Updated: 4 days ago
I had my trusty, battered Berlingo van for over 10 years and she was so reliable that I was loathe to get rid of her. She had just passed an MOT and was still going strong when I finally made the leap to buy myself a new dive wagon.
I had visions of buying a Dispatch van, keen to stay with Citreon, but the long wheel base model was hard to come by and I only had a limited time on-shore to choose a new vehicle.
A very persuasive car salesman at Citreon talked me into buying the 2018 Spacetourer.
I hadn't even heard of it.
It had the same wheelbase of the Dispatch, but was definitely a car rather than a van. It had a plush interior and all the mod cons; Apple car play, air conditioning and was a beautiful drive. Out of sheer impatience, I bought Agnetha. She looks Swedish, even though she's not, and my favourite singer's name suited her.
The downside is that she came with NINE seats!!
I fixed that right away by taking the rear 6 seats out and putting them into storage.
The main purpose of getting a car this size was to be able to 'get my head down' for a night or two.
My vehicle is normally rammed full of scuba diving gear, caving kit and sometimes items for events such as gazebos, tables, merchandise etc for our charity Ghost Fishing UK.
The car needed to be multi purpose. I need to be able to sleep in it overnight on diving trips and at events, without the hassle of having to put up a tent or the expense of a hotel.
It removes the aggro of having to plan, book then often cancel things like Air BNB. My life changes at such short notice I was throwing away a lot of money on bookings with no refunds. Enough was enough. I would take my home with me.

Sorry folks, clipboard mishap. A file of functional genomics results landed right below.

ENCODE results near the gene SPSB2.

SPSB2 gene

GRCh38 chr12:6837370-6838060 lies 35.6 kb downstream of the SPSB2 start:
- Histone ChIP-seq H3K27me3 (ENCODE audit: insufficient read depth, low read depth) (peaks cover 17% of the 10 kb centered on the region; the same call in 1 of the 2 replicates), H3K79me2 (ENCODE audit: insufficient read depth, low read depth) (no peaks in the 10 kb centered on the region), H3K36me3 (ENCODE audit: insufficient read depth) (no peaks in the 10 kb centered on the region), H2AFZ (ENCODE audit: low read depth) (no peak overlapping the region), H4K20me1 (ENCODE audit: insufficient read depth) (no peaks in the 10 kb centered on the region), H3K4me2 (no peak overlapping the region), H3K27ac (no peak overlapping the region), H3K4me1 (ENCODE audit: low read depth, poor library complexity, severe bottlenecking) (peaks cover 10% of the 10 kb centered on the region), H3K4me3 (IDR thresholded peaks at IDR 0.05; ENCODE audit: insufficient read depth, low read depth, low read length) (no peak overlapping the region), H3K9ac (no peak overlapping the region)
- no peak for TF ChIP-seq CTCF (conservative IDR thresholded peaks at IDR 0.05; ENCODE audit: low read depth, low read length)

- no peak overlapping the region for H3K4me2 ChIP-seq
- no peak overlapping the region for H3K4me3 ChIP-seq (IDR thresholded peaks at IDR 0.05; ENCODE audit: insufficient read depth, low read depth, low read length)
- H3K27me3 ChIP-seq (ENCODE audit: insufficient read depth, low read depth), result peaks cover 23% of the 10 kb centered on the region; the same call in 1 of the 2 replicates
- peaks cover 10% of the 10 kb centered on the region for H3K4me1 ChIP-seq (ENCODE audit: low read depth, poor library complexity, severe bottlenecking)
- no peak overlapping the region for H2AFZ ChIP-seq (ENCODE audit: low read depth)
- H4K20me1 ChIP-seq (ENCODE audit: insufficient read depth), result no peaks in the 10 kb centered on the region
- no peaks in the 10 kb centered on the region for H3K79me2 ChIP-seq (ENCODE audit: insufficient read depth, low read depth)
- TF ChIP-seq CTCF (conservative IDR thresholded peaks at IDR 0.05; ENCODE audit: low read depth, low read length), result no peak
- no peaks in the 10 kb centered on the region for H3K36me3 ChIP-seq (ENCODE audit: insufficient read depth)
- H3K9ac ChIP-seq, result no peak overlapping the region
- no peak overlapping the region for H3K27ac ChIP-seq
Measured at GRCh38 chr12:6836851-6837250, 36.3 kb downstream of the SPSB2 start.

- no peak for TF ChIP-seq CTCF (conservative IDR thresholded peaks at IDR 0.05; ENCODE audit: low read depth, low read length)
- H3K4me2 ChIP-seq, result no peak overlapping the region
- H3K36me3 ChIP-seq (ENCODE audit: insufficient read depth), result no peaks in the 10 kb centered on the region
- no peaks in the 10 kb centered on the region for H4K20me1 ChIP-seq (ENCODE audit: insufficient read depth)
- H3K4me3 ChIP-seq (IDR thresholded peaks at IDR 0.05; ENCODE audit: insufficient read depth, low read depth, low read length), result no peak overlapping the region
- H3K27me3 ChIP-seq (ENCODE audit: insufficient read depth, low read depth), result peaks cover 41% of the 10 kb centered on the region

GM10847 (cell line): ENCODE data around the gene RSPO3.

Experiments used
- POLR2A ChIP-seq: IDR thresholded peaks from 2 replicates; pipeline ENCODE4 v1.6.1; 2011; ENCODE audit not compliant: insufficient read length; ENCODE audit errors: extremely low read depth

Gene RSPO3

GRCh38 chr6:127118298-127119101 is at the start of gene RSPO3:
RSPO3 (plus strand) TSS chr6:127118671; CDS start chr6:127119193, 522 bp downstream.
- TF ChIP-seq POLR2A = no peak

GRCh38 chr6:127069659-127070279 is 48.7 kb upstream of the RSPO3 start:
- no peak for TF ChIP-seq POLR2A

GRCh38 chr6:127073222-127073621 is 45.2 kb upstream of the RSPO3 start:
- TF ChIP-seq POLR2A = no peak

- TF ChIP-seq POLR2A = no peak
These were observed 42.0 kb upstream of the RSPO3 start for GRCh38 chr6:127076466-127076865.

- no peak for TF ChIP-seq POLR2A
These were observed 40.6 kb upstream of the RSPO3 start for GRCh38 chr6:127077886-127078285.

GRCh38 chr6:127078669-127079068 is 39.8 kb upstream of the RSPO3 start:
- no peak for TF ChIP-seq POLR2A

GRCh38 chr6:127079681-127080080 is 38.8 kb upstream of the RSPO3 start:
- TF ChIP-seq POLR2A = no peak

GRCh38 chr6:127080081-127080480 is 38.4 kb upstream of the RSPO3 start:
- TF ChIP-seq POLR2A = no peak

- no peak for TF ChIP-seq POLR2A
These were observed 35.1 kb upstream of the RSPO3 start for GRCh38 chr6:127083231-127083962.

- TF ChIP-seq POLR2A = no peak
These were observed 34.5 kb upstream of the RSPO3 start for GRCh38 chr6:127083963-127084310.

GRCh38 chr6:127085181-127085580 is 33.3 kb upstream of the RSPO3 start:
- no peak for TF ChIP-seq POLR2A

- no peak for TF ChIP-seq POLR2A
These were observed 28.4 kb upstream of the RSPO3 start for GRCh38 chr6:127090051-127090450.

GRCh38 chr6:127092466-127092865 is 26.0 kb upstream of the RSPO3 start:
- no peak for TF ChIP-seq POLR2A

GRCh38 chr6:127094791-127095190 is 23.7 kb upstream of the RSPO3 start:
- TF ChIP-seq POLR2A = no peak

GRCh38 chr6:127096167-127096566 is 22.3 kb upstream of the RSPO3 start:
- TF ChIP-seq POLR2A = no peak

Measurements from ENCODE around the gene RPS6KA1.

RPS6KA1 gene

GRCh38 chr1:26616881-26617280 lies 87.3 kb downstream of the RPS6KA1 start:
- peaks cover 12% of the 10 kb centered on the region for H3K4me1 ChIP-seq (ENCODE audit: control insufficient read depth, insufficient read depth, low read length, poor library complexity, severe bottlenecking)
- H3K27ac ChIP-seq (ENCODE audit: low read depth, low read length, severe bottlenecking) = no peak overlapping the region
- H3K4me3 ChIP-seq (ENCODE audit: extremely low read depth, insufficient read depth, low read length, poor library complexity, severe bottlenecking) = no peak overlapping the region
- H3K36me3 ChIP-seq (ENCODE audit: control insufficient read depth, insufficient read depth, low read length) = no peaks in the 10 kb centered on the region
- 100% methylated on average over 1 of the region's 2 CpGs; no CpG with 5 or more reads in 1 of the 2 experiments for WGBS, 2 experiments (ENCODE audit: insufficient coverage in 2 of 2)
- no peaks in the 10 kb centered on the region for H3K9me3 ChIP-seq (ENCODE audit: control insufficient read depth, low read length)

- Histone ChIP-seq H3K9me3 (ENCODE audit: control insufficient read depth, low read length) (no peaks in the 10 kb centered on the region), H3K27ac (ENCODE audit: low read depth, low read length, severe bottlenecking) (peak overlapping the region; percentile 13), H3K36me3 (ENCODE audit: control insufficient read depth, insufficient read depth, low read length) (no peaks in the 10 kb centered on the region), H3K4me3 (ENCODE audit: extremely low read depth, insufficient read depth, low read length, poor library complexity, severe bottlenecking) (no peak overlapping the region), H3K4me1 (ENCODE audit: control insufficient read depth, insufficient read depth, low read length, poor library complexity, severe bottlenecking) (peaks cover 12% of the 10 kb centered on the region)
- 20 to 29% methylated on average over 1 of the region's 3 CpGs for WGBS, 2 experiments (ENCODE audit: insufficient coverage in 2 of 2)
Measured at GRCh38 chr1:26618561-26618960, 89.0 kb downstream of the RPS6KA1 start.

The next job was to get some rubber matting down. I chose this as it is easy to wash all the caving mud and sand out and it protects the van from damage to the floor.
I cut a few small gaps for the anchor points at the corners. The mat didn't fit quite perfectly, so I used two sheets and taped them together with black duct tape. Some careful stanley knife work later and the floor
I curved it up slightly at the edges to stop any wash down water going underneath.
I wanted to take the grab handles out and replace them with some bolts, so that I could put up some hanging rails in the back.
This can be used for all sorts of things; hanging up drysuits, clothes, affixing lighting etc.
It didn't quite work out as, on removal of the grab handles (which wasn't easy at all) I was left with 8 square holes!
I improvised by putting in some pinch clips and attaching some curtain wire to them which seems to be doing the job.
I strung up some battery powered fairy lights and bought some cheap karabiners which come in handy for smaller, loose items. The interior makes it tricky to place additions as it's not a 'blank canvas' like a panelled van, so it needed a bit more thought.
Temporary battery powered push-on lights are handy too. They don't stick to the interior lining and fell off in the middle of the night scaring the living hell out of me! So mount them on the shelving, they work just fine.
With lights up (albeit no leisure battery yet) and floor down, it was time to start putting in some home comforts.
Check out my next blog as I continue to transform Agnetha.
Not too much, but enough to have the diving/camping/do-everything car that I dreamed of.
About the author:
Christine Grosart is an offshore Paramedic. In her free time, she is a cave diver, caving instructor and trustee for the charity Ghost Fishing UK.
She is one of the world's leading cave diving explorers and writes blogs and articles about her adventures, inspiring other women to take on the next challenge.